A meeting this week saw Greenwich Council’s Highway Officers refuse to support plans to restrict lorries along Vanbrugh Hill in east Greenwich.
A petition had called for action on Vanbrugh Hill against a number of traffic offences such as many cars driving the wrong way down roads to avoid queues alongside limits on lorries.
Hundreds of new homes have been built in recent years beside the road.
In response, the council’s Highways Department said it didn’t support limits, stating councillors should “endorse Officers’ recommendations that no restrictions be introduced on vehicles over 7.5 tonnes using Vanbrugh Hill”.
The meeting saw a council officer state “We do not support a 7.5 tonne limit…for reasons that we are currently unable to effectively enforce”. See the 1 hour 28 minute mark below:
The meeting saw occasions where council staff told councillors and the public what Greenwich couldn’t do, yet failed to often state what they can do.
For example, they often stated the council has no powers over cameras for speeding and running red lights. That’s correct.
What they often didn’t say is that enforcement against large lorries is possible and local authorities have the power to use CCTV to enforce certain “moving traffic offences”.
They can also use it for blocking yellow box junctions, and it could that the limited size of the existing box encourages drivers to run red lights.
Indeed, they do propose using it if drivers go the wrong side of pedestrian refuges but not lorries using the road. Using cameras specifically against lorries was undertaken by the London Borough of Hillingdon, for example, back in 2015.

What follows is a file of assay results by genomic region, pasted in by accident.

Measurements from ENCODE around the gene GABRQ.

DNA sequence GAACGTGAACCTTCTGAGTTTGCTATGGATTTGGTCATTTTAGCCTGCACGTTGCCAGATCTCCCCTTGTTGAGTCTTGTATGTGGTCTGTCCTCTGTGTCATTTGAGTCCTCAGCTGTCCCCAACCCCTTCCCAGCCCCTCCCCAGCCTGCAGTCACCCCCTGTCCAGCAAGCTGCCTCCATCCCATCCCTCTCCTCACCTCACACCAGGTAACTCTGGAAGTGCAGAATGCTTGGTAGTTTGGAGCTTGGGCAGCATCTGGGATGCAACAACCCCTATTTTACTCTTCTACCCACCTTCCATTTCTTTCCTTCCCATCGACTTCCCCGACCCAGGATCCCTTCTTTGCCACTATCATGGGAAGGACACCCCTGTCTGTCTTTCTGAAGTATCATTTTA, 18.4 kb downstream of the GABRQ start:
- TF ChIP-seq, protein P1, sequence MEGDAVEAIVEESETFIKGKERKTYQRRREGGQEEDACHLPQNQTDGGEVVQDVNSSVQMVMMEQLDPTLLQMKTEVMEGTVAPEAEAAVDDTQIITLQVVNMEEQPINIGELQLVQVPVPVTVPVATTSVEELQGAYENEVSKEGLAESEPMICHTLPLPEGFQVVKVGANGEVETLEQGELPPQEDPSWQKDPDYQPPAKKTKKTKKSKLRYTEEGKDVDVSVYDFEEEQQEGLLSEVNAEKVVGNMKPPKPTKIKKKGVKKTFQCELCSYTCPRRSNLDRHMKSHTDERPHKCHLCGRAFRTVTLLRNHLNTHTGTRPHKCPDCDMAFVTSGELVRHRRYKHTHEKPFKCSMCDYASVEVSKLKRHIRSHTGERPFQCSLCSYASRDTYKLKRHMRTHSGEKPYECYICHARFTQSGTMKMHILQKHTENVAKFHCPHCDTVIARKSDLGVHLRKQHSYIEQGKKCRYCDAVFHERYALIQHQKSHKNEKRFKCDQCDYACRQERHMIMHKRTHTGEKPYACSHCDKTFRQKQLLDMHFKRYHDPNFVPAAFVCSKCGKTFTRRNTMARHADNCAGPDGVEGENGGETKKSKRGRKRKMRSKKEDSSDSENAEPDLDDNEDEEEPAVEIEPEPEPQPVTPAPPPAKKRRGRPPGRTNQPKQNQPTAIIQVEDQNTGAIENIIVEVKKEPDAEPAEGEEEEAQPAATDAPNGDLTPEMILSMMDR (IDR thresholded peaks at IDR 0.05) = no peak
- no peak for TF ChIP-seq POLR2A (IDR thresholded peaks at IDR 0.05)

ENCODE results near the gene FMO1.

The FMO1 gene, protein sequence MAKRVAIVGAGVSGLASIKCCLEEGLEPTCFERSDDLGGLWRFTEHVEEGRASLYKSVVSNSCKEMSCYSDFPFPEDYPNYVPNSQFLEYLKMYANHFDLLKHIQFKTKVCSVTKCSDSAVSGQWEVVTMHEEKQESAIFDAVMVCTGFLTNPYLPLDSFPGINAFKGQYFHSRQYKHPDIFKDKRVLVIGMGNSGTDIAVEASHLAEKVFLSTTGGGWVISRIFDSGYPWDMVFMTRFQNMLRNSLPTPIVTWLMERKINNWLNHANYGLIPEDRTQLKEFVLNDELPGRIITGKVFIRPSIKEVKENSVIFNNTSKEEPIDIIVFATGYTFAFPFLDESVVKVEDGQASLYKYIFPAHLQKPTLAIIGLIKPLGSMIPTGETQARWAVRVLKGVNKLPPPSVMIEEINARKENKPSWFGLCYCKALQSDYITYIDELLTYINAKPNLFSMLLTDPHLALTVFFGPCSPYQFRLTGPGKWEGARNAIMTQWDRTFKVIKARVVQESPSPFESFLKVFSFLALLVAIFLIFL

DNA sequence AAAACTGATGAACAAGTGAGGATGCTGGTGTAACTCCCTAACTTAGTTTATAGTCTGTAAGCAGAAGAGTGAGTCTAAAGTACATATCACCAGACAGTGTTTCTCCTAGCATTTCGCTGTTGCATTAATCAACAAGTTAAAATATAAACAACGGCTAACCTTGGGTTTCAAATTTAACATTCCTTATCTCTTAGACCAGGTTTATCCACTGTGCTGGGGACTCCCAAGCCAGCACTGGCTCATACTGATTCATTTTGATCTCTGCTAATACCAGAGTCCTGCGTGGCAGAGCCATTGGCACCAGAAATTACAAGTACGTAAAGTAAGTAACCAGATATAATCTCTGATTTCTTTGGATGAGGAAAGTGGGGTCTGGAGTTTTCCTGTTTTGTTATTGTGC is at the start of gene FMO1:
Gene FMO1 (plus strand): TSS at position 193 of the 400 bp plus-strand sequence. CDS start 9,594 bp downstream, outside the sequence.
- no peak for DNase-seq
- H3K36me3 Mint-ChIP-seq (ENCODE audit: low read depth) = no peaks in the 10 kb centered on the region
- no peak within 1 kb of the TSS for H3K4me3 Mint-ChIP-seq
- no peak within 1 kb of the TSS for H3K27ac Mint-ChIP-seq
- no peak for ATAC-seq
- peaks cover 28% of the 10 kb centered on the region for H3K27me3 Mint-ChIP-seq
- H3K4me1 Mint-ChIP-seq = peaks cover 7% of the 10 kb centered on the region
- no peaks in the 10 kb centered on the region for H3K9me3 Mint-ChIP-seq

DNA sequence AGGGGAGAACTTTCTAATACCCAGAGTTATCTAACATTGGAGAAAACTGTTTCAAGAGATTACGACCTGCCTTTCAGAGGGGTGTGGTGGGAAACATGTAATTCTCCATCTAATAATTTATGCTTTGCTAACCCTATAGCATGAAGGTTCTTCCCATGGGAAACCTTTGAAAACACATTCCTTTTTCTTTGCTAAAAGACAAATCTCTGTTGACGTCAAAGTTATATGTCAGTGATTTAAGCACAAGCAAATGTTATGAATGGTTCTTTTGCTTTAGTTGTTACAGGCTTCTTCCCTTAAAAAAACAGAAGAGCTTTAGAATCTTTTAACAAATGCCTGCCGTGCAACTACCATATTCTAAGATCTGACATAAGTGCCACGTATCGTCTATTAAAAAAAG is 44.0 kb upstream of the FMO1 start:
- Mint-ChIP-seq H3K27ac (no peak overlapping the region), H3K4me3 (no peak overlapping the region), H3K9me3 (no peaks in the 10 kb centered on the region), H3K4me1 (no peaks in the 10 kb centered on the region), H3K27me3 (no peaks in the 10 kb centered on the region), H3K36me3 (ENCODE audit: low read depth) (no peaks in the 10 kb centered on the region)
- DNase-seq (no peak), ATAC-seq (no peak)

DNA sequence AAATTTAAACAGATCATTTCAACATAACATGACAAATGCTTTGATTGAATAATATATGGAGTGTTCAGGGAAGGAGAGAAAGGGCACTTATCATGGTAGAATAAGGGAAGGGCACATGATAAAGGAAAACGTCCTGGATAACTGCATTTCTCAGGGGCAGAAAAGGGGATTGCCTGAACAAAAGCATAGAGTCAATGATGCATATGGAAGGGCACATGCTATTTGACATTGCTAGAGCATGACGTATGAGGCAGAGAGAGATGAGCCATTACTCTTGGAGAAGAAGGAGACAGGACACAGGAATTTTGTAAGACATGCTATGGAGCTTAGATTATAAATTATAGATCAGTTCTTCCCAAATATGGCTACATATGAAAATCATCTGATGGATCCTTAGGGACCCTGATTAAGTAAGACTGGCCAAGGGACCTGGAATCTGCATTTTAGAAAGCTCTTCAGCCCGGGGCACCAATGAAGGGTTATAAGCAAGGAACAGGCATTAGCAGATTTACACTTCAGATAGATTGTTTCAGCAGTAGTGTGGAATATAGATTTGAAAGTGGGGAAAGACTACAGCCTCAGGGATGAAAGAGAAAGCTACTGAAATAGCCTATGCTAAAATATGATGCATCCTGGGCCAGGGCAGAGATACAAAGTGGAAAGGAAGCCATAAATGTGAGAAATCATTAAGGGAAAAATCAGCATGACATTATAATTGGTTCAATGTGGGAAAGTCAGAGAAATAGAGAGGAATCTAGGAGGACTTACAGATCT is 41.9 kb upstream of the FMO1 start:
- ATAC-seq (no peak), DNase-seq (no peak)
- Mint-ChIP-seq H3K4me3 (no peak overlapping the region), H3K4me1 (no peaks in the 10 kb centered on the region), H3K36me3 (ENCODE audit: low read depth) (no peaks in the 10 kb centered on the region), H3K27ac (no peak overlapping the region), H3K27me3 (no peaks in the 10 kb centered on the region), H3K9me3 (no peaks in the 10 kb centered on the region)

Brent council adopted powers 10 years before Greenwich, and have long included a lorry ban.
Using CCTV for moving traffic offences plus limited illegal parking such as on bus lanes and outside schools has long been the case in London though Greenwich were extremely slow to adopt powers, and did so only after 28 out of London 32 boroughs had done so. They were 30th out of 34 if including the City of London and TfL, adopting it around 16 years after it became possible.
Now those powers are being extended outside of London after years of campaigning.
There’s echoes here with pavement parking, whereby it’s been illegal in London since the early 1970s but not so outside the capital.
Greenwich have however acted like the borough is outside the M25 including telling residents nothing could be done about it in the past. They also failed to bring parking enforcement inhouse for five years after being told to do so by government, which would have permitted enforcement in various areas managed by Greenwich Housing department.
In terms of what is to happen on Vanbrugh Hill, there will be new traffic islands though no zebra or signalised crossing.
They state that the “estimated £50,900 cost of these changes has been allocated from the 2022/23 Local Implementation Plan grant funding that Transport for London has assigned to the Council.
Work has been delayed due to TfL’s financial issues, with Greenwich reluctant to use their own income.
The LIP grant is an annual sum of money TfL give council’s for transport projects. Prior to the pandemic, Greenwich were around the bottom in all of London for supplementing this total using revenue from parking, CCTV enforcement and income related to new development.
There appears little to no change in their stance of refusing to supplement TfL’s allocation using those revenue sources to create improved public space and streets.